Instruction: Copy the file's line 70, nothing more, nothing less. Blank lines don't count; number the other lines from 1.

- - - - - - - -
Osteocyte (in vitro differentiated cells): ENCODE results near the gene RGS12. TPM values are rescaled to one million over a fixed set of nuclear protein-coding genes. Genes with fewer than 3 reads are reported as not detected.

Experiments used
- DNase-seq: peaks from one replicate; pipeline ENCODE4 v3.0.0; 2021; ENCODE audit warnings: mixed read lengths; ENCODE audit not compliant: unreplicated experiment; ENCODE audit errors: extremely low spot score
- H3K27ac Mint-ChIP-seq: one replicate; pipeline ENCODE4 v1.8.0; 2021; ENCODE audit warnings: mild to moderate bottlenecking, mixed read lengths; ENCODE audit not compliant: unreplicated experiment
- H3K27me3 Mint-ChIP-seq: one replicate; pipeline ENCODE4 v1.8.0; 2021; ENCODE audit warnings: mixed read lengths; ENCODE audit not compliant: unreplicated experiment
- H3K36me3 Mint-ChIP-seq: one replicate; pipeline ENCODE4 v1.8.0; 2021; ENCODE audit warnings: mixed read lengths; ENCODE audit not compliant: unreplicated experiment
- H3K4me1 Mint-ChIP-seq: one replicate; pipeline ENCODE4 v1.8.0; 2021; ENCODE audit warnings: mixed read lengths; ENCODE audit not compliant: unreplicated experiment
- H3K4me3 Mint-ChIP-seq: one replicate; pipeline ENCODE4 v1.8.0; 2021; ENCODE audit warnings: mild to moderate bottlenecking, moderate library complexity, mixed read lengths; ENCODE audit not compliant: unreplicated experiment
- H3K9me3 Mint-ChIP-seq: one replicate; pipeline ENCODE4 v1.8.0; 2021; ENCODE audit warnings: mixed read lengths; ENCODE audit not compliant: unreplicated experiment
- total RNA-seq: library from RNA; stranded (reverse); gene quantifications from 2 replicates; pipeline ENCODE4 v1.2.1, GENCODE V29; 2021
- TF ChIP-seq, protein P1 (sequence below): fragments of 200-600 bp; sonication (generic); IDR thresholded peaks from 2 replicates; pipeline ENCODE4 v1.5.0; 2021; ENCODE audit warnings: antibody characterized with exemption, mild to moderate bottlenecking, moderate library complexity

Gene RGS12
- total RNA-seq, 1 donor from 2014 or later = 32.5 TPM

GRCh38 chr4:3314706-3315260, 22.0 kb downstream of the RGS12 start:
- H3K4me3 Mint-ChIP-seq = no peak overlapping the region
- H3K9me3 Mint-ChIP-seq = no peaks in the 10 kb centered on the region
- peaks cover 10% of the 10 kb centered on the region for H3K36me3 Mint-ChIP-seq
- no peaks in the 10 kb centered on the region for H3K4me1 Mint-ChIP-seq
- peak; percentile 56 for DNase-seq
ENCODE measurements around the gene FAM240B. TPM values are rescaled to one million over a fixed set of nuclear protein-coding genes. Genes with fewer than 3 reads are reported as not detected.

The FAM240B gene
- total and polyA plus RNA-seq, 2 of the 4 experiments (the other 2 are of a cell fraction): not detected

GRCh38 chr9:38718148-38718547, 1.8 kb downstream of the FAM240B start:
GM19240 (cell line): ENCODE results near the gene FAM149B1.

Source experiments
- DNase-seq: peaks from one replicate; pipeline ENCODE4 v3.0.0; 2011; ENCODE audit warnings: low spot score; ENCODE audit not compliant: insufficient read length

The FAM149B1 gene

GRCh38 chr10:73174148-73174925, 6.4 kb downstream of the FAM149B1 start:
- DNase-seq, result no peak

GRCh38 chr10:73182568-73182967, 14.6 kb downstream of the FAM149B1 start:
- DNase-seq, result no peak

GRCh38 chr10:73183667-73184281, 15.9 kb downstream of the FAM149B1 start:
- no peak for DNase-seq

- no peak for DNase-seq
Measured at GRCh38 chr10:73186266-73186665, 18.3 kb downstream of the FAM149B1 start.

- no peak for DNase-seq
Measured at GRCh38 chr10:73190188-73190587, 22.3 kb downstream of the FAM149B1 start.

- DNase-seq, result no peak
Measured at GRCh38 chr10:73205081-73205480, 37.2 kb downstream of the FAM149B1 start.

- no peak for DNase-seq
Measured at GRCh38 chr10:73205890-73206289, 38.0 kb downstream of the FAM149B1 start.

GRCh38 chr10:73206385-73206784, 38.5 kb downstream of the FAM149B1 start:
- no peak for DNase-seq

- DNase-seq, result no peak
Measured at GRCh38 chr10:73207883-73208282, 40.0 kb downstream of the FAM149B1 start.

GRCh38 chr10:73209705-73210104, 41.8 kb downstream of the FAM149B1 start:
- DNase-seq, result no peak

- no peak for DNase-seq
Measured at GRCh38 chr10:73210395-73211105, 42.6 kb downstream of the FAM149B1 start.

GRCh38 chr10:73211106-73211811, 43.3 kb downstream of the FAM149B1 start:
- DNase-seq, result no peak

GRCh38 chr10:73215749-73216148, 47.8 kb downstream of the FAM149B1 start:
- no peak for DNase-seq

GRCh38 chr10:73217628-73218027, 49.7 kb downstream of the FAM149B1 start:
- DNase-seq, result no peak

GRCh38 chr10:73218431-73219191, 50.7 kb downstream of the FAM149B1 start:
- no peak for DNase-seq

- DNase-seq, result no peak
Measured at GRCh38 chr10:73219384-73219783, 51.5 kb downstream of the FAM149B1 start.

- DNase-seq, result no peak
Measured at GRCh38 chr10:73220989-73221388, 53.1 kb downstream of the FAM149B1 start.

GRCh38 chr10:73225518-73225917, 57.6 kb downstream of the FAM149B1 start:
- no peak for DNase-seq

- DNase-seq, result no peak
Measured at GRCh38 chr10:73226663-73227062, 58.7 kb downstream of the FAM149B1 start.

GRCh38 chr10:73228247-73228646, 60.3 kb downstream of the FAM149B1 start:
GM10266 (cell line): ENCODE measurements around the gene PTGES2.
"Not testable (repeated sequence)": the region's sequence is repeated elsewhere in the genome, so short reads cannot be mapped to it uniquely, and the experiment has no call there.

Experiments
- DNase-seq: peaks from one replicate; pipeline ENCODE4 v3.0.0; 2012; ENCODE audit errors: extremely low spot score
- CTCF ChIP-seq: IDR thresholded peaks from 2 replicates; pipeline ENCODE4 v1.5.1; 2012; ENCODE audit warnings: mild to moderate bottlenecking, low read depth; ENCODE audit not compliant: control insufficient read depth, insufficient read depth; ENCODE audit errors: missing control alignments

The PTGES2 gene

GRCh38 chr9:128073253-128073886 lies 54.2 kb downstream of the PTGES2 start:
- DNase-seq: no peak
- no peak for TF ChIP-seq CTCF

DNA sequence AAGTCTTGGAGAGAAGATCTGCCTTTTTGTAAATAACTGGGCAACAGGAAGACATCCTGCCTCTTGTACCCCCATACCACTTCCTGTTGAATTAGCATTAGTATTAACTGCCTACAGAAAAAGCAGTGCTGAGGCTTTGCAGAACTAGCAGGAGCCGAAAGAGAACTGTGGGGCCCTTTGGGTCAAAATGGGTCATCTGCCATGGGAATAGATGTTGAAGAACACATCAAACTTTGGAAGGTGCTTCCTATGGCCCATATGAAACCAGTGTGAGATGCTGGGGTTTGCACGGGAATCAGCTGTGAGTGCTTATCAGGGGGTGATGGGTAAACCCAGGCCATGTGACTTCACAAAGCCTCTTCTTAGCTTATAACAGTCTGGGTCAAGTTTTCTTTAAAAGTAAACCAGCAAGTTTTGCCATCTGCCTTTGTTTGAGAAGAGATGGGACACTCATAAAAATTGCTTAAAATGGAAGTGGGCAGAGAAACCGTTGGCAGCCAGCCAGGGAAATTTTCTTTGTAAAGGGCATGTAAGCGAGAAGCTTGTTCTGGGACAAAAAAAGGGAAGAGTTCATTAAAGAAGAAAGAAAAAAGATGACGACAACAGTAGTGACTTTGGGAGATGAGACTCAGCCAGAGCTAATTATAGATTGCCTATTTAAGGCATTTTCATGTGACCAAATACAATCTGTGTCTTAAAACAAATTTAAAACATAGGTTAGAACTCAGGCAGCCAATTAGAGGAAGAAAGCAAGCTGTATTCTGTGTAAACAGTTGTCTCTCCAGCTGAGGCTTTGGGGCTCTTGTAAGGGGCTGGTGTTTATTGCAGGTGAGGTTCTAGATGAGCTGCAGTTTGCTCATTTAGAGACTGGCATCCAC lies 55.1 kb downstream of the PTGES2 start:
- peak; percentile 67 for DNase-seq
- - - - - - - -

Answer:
- DNase-seq: peaks from one replicate; pipeline ENCODE4 v3.0.0; 2012; ENCODE audit errors: extremely low spot score